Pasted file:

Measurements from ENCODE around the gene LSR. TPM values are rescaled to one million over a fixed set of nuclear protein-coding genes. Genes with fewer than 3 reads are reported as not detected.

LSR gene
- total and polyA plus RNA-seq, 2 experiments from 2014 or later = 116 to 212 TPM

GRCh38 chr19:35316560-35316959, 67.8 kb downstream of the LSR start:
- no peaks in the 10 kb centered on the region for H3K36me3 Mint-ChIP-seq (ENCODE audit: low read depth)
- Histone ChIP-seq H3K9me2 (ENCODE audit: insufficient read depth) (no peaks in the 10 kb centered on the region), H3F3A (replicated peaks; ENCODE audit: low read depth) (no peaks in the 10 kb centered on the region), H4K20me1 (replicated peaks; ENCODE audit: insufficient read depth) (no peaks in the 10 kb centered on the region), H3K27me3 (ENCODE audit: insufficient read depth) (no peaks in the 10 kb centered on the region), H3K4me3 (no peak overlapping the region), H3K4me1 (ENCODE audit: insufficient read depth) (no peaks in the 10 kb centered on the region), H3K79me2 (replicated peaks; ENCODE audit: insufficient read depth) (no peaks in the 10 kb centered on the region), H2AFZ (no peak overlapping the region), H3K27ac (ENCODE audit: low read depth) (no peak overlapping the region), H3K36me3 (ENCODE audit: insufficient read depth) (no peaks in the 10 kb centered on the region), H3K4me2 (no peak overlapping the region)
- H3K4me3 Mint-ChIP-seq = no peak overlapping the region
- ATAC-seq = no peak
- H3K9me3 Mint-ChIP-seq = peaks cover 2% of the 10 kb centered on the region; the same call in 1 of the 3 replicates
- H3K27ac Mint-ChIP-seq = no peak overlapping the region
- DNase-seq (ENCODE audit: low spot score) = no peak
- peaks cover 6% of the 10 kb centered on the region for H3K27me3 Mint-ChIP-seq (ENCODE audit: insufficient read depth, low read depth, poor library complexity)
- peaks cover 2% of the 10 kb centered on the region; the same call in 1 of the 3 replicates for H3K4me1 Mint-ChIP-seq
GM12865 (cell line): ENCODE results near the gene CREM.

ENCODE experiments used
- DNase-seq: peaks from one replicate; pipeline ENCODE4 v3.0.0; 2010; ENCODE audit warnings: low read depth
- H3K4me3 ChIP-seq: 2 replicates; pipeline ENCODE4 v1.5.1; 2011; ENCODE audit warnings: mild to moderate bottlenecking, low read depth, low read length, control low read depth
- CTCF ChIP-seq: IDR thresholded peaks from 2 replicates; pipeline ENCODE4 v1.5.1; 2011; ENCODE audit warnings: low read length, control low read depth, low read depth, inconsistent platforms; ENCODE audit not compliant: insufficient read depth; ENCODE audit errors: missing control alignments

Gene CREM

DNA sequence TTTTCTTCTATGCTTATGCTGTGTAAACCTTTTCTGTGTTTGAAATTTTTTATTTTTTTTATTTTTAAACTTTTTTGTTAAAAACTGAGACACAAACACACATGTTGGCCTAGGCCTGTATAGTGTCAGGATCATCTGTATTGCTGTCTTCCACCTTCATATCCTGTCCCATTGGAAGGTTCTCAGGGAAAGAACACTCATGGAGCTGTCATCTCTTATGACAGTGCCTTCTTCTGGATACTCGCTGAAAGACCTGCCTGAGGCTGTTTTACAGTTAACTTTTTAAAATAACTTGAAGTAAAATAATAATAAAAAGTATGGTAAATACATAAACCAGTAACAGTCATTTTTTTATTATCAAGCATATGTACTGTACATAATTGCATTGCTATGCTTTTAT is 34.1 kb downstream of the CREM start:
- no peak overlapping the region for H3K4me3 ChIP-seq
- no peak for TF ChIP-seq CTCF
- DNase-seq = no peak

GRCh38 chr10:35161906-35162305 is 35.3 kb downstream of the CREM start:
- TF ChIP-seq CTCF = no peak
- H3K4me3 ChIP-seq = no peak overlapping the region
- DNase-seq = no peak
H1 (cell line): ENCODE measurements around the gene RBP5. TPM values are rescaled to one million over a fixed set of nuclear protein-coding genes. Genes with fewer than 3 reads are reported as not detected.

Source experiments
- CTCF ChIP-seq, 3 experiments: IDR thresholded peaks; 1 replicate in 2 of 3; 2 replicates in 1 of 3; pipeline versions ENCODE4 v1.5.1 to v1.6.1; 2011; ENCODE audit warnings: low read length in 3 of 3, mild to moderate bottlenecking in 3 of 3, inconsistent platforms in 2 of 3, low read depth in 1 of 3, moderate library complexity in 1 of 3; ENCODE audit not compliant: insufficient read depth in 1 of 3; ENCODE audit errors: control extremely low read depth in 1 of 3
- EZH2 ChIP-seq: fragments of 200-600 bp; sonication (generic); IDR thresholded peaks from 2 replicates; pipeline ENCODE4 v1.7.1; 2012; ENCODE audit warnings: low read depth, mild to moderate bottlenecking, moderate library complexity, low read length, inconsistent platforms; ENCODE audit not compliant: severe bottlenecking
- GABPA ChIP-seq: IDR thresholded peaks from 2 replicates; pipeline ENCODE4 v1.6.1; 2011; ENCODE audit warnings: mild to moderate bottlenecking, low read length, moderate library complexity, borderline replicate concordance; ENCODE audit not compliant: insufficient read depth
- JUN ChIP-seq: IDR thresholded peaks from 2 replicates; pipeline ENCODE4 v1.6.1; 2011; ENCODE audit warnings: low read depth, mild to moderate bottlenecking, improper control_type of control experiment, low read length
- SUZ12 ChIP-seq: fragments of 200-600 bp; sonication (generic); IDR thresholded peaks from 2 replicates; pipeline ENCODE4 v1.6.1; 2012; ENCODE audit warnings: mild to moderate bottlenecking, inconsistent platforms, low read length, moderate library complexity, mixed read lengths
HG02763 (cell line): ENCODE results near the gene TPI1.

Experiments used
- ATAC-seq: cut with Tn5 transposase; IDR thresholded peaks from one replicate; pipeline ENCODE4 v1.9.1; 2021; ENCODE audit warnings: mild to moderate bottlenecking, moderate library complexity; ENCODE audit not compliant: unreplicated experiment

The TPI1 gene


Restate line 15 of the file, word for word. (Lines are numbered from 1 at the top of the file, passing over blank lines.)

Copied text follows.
ENCODE experiments used